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Brothers, All

A vivid war story about a soldier and his comrades that delivers a satisfying read.

A debut, memoir-based novel chronicles the experiences of a platoon in the Vietnam War. 

Jones served in Vietnam in 1966-67 with the 173rd Airborne. He wasn’t drafted; he enlisted—at age 19—because he thought it was the right thing to do. In this book, he is James Fowlkes (“Prof”), the narrator. Others in his platoon—all nicknames, of course—include Dragline, Arkansas, Vocab, Deetroit, Preacher Will, Pineapple, Nasty, and Hammerhead. Three of them will not make it home alive. So this is mostly a story of real grunts out on patrol, and, in frequent battles, they are one for all and all for one, as the title implies. White guys, black guys, and an Asian guy. Nasty is the one in the platoon that the rest loathe, but they would save even him in a pinch. (One they would not rescue, and that they come close to killing, is Lt. Taylor, who puts them at risk time and again to advance his career; he remains loathsome.) Ultimately, Fowlkes survives, and returns home to Texas to a hero’s welcome. But flash-forward a half-century and he is undergoing treatment for a lung cancer that is trying to kill him. Is it Agent Orange? Will Vietnam finally claim him? Except for short looks at war protestors in San Francisco, this book focuses almost exclusively on Fowlkes’ time in Vietnam and what it is like to be on patrol—filthy, tired, scared—for days at a time. And what it is like to lose guys that a soldier has come to love, the double-edged sword of bonding. At one point, Fowlkes says that he was “covered in blood, none of it mine, but then again, all of it was mine.” The writing is straightforward but a reader comes to like and respect this kid from Texas, now a man. This work could almost be a template for all the books that have come out of the Vietnam War. No new ground is broken, but all the standard ingredients are here. The novel comes with a short glossary of the terms that Fowlkes or any other grunt would and does use.

A vivid war story about a soldier and his comrades that delivers a satisfying read.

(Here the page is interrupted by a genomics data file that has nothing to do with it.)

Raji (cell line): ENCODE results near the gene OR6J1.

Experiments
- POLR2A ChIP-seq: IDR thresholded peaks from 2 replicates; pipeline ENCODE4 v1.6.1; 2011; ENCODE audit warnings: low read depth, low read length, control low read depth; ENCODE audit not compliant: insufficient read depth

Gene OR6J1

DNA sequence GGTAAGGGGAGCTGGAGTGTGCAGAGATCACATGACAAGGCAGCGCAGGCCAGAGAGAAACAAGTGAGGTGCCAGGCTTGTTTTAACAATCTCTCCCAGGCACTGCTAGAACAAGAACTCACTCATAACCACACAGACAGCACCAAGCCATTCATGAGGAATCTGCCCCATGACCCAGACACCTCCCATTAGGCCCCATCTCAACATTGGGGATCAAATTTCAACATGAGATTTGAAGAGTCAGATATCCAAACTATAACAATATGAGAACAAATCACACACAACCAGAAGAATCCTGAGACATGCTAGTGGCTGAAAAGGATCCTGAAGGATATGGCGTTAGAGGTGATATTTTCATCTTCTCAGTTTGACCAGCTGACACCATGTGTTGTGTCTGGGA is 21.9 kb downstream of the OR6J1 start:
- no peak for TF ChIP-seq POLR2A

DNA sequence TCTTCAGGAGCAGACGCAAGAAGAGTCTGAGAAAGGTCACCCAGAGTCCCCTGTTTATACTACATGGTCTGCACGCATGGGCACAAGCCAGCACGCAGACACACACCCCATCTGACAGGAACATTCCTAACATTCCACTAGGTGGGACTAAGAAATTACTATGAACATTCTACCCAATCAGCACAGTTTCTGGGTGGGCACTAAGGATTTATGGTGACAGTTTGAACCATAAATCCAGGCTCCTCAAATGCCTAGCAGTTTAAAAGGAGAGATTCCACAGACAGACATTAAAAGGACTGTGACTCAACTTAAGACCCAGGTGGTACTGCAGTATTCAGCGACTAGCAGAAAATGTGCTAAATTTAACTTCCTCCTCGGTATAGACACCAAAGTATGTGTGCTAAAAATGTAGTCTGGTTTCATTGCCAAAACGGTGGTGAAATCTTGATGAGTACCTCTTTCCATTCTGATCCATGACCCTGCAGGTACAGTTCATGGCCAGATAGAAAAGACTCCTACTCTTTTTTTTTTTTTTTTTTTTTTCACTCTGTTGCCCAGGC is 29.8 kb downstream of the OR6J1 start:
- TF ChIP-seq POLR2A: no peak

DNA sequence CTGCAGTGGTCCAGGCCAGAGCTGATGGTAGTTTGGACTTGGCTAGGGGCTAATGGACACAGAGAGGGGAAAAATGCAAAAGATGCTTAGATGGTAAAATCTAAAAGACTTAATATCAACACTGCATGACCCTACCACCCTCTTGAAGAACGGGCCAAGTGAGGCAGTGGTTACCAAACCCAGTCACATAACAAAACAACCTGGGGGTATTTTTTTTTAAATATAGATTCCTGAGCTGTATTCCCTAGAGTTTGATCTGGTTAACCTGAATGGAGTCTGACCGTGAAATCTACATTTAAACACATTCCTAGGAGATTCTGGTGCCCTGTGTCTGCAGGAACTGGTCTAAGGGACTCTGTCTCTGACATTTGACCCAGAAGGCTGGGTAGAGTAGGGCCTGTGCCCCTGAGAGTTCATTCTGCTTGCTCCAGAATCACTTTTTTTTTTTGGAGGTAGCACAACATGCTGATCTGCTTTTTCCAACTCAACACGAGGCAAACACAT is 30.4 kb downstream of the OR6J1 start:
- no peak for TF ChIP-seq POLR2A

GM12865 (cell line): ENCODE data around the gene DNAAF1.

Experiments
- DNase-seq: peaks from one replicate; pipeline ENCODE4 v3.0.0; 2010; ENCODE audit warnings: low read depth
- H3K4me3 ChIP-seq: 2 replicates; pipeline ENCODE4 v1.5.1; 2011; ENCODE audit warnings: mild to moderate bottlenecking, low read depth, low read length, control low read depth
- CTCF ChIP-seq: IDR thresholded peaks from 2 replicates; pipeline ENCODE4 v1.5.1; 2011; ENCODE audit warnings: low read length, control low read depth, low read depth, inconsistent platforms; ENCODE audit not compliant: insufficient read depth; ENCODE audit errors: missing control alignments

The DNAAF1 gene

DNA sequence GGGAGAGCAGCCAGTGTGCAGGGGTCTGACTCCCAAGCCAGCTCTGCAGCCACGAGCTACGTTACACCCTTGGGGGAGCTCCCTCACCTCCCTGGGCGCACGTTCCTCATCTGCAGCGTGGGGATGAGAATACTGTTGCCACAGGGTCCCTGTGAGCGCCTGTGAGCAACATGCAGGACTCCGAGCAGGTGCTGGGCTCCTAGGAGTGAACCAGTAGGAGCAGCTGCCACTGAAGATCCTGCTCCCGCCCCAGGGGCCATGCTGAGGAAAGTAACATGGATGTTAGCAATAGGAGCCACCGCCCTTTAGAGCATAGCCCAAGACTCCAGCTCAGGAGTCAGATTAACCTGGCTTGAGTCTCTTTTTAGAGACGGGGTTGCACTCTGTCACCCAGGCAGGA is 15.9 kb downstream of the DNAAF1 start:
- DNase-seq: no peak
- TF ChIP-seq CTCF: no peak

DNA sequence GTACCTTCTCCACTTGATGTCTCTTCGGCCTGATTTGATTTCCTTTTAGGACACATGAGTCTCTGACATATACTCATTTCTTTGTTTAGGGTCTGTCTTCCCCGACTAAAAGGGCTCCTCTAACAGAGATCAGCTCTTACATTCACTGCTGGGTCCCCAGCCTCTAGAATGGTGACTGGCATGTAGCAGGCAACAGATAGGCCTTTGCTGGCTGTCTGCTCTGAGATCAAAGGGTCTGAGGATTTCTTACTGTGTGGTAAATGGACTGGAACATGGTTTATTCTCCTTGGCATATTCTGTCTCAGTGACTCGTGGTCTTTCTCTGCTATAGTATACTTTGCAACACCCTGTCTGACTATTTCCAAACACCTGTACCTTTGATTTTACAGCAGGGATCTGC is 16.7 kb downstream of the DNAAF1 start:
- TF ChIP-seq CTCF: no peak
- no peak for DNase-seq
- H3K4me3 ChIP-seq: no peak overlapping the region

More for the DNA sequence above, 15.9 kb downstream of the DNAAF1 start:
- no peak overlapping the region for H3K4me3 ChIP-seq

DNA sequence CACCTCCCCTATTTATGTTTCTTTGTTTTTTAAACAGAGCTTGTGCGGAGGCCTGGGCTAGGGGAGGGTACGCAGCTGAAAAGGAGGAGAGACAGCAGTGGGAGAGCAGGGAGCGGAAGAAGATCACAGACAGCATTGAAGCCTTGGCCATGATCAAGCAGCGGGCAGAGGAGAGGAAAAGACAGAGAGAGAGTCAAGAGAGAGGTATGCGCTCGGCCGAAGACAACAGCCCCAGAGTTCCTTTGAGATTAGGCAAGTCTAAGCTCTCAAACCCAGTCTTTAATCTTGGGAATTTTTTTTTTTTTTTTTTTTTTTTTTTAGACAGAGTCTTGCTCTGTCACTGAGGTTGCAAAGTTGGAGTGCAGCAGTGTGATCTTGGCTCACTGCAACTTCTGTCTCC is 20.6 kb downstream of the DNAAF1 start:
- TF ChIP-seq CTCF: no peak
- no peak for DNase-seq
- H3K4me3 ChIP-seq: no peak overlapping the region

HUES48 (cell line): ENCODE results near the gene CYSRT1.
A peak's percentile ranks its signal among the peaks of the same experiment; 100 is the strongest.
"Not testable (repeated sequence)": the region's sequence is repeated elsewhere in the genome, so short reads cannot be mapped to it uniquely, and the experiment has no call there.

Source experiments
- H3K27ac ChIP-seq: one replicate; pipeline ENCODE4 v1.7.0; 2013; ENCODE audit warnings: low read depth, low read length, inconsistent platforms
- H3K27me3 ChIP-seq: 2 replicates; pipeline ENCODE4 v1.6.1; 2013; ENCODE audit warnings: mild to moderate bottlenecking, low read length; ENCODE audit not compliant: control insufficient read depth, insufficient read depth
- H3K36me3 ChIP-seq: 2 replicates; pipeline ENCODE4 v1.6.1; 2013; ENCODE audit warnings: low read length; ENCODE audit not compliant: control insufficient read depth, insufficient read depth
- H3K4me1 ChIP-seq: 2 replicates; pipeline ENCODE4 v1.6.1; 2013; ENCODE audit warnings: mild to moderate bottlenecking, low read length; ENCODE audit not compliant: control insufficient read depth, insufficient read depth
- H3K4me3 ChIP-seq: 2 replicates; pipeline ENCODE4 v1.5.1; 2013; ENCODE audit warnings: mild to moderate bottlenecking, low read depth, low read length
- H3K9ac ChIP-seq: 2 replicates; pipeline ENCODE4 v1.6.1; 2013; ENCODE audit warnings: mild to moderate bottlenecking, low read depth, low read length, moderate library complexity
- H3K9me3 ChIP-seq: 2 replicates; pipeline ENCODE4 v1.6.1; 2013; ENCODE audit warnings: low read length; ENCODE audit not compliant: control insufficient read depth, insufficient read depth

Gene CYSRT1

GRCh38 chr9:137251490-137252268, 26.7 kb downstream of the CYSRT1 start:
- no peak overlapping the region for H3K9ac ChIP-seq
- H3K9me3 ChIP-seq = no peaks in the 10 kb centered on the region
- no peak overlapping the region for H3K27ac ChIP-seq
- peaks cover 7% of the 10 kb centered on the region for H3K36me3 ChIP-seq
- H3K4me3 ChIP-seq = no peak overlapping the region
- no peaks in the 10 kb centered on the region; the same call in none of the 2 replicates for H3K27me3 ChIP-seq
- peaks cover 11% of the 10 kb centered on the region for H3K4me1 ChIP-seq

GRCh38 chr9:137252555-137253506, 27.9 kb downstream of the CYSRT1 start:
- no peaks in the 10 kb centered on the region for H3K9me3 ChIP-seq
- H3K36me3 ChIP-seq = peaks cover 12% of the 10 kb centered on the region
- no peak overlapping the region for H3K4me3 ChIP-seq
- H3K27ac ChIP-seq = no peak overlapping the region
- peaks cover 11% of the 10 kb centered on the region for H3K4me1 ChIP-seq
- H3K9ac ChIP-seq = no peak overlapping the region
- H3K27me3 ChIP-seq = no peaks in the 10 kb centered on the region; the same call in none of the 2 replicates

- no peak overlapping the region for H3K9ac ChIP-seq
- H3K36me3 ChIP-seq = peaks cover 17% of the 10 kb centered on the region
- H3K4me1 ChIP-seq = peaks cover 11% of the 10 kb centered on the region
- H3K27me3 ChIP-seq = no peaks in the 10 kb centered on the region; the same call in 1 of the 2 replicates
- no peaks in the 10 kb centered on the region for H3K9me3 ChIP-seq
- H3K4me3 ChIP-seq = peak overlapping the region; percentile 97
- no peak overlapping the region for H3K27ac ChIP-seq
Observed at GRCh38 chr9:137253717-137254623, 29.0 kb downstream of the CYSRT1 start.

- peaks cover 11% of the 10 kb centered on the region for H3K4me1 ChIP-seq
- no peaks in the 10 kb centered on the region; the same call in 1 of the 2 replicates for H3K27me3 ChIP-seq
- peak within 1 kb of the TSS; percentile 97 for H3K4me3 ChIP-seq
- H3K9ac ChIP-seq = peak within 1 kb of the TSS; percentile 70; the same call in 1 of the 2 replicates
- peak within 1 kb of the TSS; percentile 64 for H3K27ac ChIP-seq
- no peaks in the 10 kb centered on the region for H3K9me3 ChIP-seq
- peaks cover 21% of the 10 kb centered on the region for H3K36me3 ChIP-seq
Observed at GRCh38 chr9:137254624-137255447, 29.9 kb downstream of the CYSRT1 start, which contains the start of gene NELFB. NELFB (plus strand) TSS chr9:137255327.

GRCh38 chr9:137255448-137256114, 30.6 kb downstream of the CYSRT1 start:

Pub Date: Oct. 9, 2015

ISBN: 978-1-62880-089-0

Page Count: 208

Publisher: CreateSpace

Review Posted Online: Oct. 31, 2016

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Stricter than, say, Bergen Evans or W3 ("disinterested" means impartial — period), Strunk is in the last analysis...

Privately published by Strunk of Cornell in 1918 and revised by his student E. B. White in 1959, that "little book" is back again with more White updatings.

Stricter than, say, Bergen Evans or W3 ("disinterested" means impartial — period), Strunk is in the last analysis (whoops — "A bankrupt expression") a unique guide (which means "without like or equal").

Pub Date: May 15, 1972

ISBN: 0205632645

Page Count: 105

Publisher: Macmillan

Review Posted Online: Oct. 28, 2011

Kirkus Reviews Issue: May 1, 1972

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This is not the Nutcracker sweet, as passed on by Tchaikovsky and Marius Petipa. No, this is the original Hoffmann tale of 1816, in which the froth of Christmas revelry occasionally parts to let the dark underside of childhood fantasies and fears peek through. The boundaries between dream and reality fade, just as Godfather Drosselmeier, the Nutcracker's creator, is seen as alternately sinister and jolly. And Italian artist Roberto Innocenti gives an errily realistic air to Marie's dreams, in richly detailed illustrations touched by a mysterious light. A beautiful version of this classic tale, which will captivate adults and children alike. (Nutcracker; $35.00; Oct. 28, 1996; 136 pp.; 0-15-100227-4)

Pub Date: Oct. 28, 1996

ISBN: 0-15-100227-4

Page Count: 136

Publisher: Harcourt

Review Posted Online: May 19, 2010

Kirkus Reviews Issue: Aug. 15, 1996

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